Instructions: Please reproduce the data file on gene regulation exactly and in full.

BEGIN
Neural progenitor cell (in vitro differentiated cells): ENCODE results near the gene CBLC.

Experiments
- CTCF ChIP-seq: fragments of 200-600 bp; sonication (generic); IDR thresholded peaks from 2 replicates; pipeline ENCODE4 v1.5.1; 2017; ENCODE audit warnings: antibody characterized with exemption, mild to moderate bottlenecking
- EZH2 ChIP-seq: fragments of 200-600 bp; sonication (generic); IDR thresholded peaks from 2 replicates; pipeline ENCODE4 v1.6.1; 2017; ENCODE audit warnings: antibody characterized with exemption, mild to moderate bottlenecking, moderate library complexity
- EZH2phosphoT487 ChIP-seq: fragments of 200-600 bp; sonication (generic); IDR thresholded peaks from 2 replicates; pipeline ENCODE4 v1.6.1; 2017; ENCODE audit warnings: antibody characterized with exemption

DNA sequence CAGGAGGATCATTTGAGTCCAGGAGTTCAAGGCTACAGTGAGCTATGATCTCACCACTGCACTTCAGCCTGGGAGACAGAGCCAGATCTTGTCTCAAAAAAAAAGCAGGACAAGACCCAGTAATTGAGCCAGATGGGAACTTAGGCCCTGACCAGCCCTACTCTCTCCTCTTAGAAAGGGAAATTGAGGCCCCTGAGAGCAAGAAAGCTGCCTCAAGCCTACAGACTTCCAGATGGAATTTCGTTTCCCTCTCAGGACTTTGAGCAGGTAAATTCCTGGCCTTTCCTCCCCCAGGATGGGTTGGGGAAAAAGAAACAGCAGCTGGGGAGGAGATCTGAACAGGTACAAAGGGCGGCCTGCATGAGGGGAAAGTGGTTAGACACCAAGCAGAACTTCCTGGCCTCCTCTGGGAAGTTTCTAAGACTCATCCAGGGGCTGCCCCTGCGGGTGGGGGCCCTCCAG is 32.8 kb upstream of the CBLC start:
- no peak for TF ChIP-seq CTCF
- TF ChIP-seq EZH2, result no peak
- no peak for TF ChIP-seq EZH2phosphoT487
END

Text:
Neural progenitor cell (in vitro differentiated cells): ENCODE results near the gene CBLC.

Experiments
- CTCF ChIP-seq: fragments of 200-600 bp; sonication (generic); IDR thresholded peaks from 2 replicates; pipeline ENCODE4 v1.5.1; 2017; ENCODE audit warnings: antibody characterized with exemption, mild to moderate bottlenecking
- EZH2 ChIP-seq: fragments of 200-600 bp; sonication (generic); IDR thresholded peaks from 2 replicates; pipeline ENCODE4 v1.6.1; 2017; ENCODE audit warnings: antibody characterized with exemption, mild to moderate bottlenecking, moderate library complexity
- EZH2phosphoT487 ChIP-seq: fragments of 200-600 bp; sonication (generic); IDR thresholded peaks from 2 replicates; pipeline ENCODE4 v1.6.1; 2017; ENCODE audit warnings: antibody characterized with exemption

DNA sequence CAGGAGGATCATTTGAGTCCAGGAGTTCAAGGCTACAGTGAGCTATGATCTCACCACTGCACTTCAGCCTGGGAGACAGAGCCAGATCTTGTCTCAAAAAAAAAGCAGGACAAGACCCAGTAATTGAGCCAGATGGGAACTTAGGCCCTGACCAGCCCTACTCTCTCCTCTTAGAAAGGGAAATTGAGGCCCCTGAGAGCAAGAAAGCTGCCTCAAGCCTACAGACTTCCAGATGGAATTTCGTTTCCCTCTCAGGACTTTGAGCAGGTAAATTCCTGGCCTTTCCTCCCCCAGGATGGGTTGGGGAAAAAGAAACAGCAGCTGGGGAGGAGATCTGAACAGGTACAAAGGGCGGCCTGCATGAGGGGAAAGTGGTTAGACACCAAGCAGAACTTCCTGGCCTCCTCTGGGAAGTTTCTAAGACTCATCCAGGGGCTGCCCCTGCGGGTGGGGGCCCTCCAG is 32.8 kb upstream of the CBLC start:
- no peak for TF ChIP-seq CTCF
- TF ChIP-seq EZH2, result no peak
- no peak for TF ChIP-seq EZH2phosphoT487